Malfunctioning, damaged flashing pedestrian signs in Miami to be repaired by spring


MIAMI-DADE COUNTY, Fla. – Why did the Leave it to Layron team cross the road? To help make sure as many people as possible get to the other side safely.

Back in April, viewers reached out to the LITL team looking for help solving a potentially dangerous problem. They wanted to know why so many of the flashing pedestrian signs -- the ones that alert drivers to pedestrians entering crosswalks along Biscayne Boulevard in Miami -- were not working.

They also wanted to know what was being done to fix the broken signal devices. 

The LITL team contacted Miami-Dade County's transportation department. We learned the Rapid Rectangular Flashing Beacons (RRFBs) are "enhancements to the crosswalks." 

Drivers are required by law to stop or yield to pedestrians in the crosswalks when the lights are working and when they're not. 

We also learned that the signals are installed at more than a dozen crosswalks along Miami's Biscayne corridor, between 13th and 84th streets.

At the time, there were malfunctioning, or inoperable signals at more than half of those crossings.

The county initially responded in a statement: "The County has repaired a large number of these RRFBs; however, supply of equipment and materials for these devices has been exhausted. More critically, the County's effort to repair and/or replace these units was halted when the Federal Highway Administration (FHWA) withdrew the approval for the use of these devices. The County and the Florida Department of Transportation were working on alternatives to replace the malfunctioning units; however, the FHWA has reinstated the ability to use these devices and we have restarted procurement efforts for the repair/replacement of the RRFBs."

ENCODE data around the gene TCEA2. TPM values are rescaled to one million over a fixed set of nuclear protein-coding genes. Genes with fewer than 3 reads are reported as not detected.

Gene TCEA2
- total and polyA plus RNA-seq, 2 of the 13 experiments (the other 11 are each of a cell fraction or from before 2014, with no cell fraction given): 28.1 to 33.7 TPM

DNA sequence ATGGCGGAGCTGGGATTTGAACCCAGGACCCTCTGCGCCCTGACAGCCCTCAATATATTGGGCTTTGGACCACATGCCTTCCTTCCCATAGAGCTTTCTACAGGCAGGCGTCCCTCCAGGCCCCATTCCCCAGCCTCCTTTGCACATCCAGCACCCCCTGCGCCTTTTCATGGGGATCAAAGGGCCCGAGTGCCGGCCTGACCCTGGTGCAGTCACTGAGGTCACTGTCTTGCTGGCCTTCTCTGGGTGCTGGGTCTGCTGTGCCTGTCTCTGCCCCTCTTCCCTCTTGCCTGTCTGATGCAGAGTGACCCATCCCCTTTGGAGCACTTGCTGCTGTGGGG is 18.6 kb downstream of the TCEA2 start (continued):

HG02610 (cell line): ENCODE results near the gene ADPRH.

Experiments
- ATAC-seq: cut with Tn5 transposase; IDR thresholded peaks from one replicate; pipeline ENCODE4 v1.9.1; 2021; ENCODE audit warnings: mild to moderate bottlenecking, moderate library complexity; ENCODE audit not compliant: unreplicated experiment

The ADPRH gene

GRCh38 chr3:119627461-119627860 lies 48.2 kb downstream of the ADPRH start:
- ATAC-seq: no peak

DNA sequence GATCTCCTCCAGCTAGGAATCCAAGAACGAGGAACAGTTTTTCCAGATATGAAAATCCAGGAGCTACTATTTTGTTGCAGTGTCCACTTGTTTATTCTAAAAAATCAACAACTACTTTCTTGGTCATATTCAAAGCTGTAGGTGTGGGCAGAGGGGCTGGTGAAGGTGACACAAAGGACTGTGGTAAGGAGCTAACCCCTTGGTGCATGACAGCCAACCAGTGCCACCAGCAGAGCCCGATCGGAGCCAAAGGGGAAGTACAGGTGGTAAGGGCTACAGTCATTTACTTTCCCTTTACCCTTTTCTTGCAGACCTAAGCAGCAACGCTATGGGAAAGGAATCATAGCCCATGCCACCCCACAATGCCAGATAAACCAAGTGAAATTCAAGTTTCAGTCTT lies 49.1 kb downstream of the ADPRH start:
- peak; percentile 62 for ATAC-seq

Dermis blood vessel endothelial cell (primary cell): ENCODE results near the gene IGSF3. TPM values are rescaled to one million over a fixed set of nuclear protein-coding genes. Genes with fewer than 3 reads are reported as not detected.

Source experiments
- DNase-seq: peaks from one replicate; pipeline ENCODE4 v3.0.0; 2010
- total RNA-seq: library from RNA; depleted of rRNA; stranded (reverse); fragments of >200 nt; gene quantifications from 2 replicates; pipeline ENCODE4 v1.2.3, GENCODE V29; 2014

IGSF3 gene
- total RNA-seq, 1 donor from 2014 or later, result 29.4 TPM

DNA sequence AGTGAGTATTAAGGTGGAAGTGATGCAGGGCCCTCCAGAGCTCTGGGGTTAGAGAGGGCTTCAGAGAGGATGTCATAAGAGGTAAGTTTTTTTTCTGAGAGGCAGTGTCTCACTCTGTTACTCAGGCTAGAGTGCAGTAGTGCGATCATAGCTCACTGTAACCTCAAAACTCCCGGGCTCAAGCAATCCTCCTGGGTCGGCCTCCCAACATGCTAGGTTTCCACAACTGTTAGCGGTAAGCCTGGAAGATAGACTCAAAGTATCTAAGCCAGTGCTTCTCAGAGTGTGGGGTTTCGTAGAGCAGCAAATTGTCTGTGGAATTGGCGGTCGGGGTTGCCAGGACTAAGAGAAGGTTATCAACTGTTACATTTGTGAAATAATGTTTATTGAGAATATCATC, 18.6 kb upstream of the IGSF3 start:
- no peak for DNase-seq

We were told the time frame for procuring those parts would be eight to 12 weeks. 

"It's all these little components that, ultimately, you hope they work together," said Frank Aira. "They work great out of the box, but [that] doesn't mean that it always works." 

Aira heads up the county's traffic signals and signs division, which oversees the maintenance and operation of nearly 4,200 signals across the county, including nearly 100 RRFBs  

Viewers initially pointed the LITL team to malfunctioning signals at 29th and 32nd streets. A recent check of those crossings showed they were working properly. 

As of November, repairs still needed to be made at five crosswalks along Biscayne, and 15 more in other parts of the county.

We asked Aira what was taking so long?

He said along with buying parts to repair multiple beacons, the county is also looking at repositioning some signs. Ironically, they are prone to getting hit by cars.

Aira said the county is almost done buying the necessary parts. He hopes, all of the damaged, missing and malfunctioning beacons are working properly by early Spring.

"We're all in a hurry and there is traffic," Aira said. "We just have to try to be patient and respectful so that nobody gets hurt."

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